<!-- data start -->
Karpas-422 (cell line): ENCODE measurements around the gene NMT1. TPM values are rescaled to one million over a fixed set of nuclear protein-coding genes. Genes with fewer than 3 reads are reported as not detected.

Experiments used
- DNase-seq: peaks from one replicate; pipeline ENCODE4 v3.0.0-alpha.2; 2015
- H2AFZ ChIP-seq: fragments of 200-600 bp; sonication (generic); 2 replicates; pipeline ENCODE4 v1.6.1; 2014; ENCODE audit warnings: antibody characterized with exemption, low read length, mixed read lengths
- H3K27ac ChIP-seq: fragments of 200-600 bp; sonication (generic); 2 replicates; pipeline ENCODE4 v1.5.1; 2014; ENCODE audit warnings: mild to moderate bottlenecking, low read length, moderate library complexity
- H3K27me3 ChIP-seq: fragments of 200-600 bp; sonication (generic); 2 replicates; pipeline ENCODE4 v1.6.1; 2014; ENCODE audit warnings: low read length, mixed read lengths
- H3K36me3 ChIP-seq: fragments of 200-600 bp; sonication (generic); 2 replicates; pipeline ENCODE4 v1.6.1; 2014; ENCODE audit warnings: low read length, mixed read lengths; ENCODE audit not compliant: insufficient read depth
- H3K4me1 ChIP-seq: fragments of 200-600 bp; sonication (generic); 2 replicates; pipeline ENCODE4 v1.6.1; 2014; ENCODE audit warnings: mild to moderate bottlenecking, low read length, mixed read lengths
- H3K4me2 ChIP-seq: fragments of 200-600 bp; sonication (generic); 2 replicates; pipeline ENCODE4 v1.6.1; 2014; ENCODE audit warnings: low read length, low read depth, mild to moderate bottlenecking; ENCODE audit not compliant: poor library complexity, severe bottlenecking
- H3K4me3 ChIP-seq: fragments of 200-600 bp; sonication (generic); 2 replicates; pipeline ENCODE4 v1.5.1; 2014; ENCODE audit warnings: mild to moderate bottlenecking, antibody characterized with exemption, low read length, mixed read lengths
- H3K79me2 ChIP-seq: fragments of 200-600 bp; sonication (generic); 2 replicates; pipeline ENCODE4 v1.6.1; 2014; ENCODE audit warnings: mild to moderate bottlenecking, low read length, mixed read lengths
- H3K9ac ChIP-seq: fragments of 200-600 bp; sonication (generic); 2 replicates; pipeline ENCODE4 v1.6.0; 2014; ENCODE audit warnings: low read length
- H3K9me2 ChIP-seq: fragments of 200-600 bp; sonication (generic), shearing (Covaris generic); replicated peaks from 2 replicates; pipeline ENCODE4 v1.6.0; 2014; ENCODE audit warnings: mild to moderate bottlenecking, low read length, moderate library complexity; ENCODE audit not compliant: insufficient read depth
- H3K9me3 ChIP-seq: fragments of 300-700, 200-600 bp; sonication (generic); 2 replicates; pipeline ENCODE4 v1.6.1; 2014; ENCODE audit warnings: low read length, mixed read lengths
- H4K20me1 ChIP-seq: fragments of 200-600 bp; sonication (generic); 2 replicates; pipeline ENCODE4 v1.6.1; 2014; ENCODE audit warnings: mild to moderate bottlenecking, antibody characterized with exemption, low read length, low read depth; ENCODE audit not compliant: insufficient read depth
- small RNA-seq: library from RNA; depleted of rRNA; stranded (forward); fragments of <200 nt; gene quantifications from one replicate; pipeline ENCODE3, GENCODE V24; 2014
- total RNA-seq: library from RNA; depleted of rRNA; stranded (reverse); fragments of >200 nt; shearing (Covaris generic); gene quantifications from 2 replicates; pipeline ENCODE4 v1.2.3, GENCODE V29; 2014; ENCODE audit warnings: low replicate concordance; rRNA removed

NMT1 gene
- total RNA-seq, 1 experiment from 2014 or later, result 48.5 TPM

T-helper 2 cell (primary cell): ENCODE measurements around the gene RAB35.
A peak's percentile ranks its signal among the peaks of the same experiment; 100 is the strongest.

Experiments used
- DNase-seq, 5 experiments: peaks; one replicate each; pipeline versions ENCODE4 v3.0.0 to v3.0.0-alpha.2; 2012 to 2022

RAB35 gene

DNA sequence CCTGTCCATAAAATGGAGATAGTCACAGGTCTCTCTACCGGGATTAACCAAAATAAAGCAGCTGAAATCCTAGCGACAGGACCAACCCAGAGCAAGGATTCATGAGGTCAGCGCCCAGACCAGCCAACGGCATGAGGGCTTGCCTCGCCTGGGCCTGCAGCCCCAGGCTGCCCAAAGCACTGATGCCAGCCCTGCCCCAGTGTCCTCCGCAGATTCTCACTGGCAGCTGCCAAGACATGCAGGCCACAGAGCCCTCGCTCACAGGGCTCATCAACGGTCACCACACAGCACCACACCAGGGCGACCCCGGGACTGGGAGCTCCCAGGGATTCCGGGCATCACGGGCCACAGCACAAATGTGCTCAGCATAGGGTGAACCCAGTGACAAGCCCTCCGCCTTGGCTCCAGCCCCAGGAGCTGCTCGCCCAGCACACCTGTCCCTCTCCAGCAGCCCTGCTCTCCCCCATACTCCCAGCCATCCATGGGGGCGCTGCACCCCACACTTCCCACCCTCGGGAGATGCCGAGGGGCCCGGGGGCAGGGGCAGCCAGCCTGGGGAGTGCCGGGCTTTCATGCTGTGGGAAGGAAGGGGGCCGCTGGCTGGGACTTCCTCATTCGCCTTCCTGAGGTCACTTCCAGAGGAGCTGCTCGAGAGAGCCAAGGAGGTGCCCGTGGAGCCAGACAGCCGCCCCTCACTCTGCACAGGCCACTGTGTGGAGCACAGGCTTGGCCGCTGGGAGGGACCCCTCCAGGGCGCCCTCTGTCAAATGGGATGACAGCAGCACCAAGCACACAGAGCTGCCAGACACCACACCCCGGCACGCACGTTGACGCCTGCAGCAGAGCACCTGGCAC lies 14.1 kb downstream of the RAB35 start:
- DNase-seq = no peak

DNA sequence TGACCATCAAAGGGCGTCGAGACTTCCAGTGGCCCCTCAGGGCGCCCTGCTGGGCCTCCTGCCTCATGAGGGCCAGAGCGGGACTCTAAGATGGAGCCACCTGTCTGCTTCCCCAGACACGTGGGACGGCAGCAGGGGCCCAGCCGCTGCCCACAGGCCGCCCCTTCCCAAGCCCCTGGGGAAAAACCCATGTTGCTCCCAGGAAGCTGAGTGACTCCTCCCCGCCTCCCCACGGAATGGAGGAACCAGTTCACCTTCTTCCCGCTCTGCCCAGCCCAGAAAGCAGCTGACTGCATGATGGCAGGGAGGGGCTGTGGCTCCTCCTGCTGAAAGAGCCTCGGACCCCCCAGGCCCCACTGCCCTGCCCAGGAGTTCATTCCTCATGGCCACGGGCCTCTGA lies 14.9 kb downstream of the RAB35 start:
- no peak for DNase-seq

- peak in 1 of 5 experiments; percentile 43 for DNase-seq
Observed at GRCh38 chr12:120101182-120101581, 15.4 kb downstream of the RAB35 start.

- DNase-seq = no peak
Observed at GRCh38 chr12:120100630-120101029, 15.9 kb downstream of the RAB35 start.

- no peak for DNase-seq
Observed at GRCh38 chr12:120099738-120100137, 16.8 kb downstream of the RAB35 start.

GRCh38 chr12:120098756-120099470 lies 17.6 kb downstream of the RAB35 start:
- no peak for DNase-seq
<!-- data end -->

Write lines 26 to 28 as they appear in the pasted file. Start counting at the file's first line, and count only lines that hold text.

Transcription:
- DNase-seq = no peak

DNA sequence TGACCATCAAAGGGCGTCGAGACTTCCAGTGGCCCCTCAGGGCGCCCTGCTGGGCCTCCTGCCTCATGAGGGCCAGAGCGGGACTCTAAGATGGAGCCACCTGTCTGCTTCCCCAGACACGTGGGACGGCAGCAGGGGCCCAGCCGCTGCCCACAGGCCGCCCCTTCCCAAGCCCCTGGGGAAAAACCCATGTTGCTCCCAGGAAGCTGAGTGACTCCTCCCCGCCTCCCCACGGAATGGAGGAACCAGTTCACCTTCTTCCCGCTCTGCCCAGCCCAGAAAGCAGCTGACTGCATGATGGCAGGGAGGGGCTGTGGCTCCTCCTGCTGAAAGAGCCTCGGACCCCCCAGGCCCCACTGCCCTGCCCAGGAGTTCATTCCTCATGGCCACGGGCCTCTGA lies 14.9 kb downstream of the RAB35 start:
- no peak for DNase-seq